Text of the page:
Eury Patrick, the prosecution's expert on deadly use of force by the police, testified Thursday that Van Dyke kept shooting “long beyond the point of being reasonable.”

“They're not trained to just empty their gun,” Patrick said. “It's not a knee-jerk reaction. They're trained to shoot until the risk is ended.”

Witness Jose Torres told jurors he heard more gunshots after McDonald fell than before.

“I'm not going to use the word, but I said, ‘Why the "f" are they still shooting him if he's on the ground?'”

Over the course of the week, prosecutors showed the jury --eight women and four men -- the dashcam video more than a half-dozen times. They also showed the jury every gunshot wound on McDonald's body.

On Wednesday, Cook County Medical Examiner Dr. Ponni Arunkumar spent two hours on the stand, detailing the multiple bullet holes on McDonald's back, chest, leg, arms and hand. She also pointed out where the bullets had burned McDonald's skin, shattered his bones and ripped through his lung. She testified they picked bullet fragments from his teeth and mouth.

The Rev. Jesse Jackson showed up at the Chicago courthouse on Wednesday afternoon. He watched an hour of testimony and told reporters that the McDonald case was “one of the most heinous crimes since Emmitt Till.”

Till, who was born in Chicago in 1941, was savagely beaten and killed in a racially motivated attack in Mississippi when he was 14. He was abducted, beaten and shot in the head. His killers, who later confessed to the crime, were acquitted.

Van Dyke's partner and two other officers face trials this fall on conspiracy and obstruction of justice charges. Prosecutors contend that they lied to protect Van Dyke, filing reports that echoed his statement characterizing McDonald as a danger



Family of mental health patient who died in Florence floodwaters during medical transport demands answers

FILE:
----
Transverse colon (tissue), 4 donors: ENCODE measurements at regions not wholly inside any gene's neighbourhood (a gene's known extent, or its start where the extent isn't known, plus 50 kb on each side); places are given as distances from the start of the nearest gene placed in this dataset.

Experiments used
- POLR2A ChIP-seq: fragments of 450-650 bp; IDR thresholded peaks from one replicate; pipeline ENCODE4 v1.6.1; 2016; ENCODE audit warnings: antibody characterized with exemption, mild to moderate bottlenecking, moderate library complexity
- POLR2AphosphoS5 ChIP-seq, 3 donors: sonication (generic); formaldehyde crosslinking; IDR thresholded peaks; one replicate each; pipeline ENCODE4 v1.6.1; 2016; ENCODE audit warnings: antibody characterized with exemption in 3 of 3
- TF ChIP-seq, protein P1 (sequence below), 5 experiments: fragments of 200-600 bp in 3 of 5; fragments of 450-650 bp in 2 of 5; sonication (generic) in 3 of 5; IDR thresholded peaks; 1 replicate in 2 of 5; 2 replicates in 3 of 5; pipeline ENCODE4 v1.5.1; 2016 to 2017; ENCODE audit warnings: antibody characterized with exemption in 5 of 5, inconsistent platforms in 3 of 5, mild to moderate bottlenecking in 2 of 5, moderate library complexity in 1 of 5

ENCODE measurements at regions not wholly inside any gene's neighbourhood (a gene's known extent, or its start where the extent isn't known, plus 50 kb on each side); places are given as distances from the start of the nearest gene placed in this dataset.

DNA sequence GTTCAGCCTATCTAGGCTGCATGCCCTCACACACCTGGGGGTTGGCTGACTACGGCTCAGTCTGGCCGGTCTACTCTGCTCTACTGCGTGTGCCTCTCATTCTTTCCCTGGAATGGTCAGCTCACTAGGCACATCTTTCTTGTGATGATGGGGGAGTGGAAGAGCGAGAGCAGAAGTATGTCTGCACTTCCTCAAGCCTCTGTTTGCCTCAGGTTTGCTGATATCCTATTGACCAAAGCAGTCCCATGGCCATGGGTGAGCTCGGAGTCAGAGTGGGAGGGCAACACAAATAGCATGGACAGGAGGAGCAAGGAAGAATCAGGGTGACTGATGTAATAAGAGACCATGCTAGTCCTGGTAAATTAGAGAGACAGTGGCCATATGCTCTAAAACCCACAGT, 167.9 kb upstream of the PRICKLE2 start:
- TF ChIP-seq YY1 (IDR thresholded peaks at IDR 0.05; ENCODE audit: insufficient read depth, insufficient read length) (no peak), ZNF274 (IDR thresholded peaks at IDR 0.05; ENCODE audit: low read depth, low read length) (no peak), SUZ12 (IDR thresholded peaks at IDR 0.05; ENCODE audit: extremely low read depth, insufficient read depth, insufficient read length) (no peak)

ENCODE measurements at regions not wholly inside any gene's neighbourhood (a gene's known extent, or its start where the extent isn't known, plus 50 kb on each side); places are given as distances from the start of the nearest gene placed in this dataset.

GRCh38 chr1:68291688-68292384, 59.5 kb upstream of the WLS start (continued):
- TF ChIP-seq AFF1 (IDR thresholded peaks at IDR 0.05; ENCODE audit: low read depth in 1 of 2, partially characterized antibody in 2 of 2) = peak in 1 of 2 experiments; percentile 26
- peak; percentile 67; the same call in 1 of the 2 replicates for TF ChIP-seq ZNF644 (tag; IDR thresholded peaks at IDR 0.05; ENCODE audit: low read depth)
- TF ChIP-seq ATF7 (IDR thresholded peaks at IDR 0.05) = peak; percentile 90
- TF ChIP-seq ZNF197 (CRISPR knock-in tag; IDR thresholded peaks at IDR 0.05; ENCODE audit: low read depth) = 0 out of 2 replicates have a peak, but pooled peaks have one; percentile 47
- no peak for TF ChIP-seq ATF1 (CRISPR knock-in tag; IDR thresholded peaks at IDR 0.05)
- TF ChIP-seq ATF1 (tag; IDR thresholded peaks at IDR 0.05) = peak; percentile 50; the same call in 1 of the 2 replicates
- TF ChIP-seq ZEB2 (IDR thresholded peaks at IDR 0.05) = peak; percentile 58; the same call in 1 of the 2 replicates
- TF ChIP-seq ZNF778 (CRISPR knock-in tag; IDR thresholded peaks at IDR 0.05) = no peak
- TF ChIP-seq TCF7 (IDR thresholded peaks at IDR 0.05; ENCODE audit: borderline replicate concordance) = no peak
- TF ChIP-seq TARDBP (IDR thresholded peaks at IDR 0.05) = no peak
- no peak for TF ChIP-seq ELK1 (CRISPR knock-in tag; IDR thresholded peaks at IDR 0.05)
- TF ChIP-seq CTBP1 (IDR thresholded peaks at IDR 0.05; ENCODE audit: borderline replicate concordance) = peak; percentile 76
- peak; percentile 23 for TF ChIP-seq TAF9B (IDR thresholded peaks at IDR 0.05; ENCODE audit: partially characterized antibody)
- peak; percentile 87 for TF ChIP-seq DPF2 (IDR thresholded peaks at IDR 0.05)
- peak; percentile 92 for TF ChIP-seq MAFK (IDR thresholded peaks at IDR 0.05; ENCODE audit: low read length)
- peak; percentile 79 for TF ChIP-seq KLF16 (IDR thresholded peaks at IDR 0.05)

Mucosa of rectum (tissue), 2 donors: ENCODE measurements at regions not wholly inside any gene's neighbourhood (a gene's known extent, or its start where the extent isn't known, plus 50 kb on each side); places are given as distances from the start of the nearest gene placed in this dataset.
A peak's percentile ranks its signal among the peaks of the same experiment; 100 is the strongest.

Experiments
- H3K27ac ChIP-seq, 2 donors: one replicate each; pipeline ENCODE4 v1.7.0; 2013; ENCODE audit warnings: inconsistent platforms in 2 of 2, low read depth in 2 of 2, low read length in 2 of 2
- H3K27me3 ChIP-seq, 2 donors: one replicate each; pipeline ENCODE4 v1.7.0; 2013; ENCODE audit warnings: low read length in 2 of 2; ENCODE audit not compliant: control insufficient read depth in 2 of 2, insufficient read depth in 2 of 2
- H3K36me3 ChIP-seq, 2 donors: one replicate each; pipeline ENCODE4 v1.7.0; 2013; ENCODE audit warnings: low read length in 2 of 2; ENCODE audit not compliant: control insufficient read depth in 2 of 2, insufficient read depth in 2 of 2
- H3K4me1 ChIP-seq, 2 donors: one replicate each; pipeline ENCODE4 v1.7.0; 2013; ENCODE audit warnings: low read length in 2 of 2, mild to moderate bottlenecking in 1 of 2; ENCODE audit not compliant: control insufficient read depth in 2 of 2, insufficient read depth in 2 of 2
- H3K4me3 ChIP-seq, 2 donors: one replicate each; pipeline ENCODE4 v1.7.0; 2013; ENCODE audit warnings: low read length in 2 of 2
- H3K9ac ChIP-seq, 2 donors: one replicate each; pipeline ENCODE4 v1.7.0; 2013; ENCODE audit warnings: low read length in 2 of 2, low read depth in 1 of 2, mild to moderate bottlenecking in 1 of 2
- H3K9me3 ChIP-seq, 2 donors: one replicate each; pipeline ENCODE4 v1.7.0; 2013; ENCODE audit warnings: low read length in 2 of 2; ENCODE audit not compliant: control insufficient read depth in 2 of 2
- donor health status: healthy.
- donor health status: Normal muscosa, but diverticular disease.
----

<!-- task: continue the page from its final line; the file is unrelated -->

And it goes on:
Rivers cresting at record levels in South Carolina

(Video on site)

by Lucia I. Suarez Sang

The daughter of one of the women who drowned while shackled inside a medical transfer van that was overrun by Florence floodwaters demands to know why sheriff's deputies drove through a flooded road.

Rose Hershberger, 19, told reporters she was stunned to hear that her mother, Nicolette Green, 43, and another woman in the care of the Horry County Sheriff's Office died during a medical transfer between mental health hospitals Tuesday night.

“Deputies are supposed [to] take care [of] the people that are in the back of their car,” she told WMBF.

Two deputies were shuttling Green and Windy Newton, 45, from one hospital to another when the van was overcome by floodwaters on Highway 76, less than a mile from Little Pee Dee River. The two deputies attempted to extricate the two shackled women, but were unable to open the doors as water rushed toward them.

"I'm not sure if it was the way the van was positioned, against a guardrail, or if it was pressure from the water, but unfortunately they were not able to get the van doors open and get the ladies out," Horry County Sheriff Phillip Thompson told reporters.

Rescue crews needed about 45 minutes to find the van, which was underwater at that point, and plucked the Horry County deputies from the roof, the sheriff said.

"I was confused as to why someone would, or the police officers would drive down a road that was in an area that was known for flooding,” Hershberger told NBC News. "If they saw the water—they have their own, you know, 'turn around, don't drown.' They have that everywhere.”

Rescue operations continue in communities swamped by flooding from Hurricane Florence; chief correspondent Jonathan Hunt reports from over Pender County, North Carolina.
She told WMBF that her mother battled schizophrenia and was showing improvements. On Tuesday, she had taken her mother to Waccamaw Mental Health to meet with a new therapist, who determined she needed to be committed to mental health institution.

Green's sister, Donnela Green-Johnson, said she knew about the transfer and felt her heart drop when she saw in the news about the van caught in the floodwaters.

“It was devastating because we had found her again, then to have her taken by a senseless crime, it's devastating to us,” she told WMBF.

Thompson told reporters that deputies appear to have driven around a barrier blocking the road. The investigation is ongoing.

"It hasn't been confirmed to me that they did, but here's my question: There's barriers there. It could be assumed that he did," Thompson said Wednesday.

The incident is being investigated by the State Law Enforcement Division.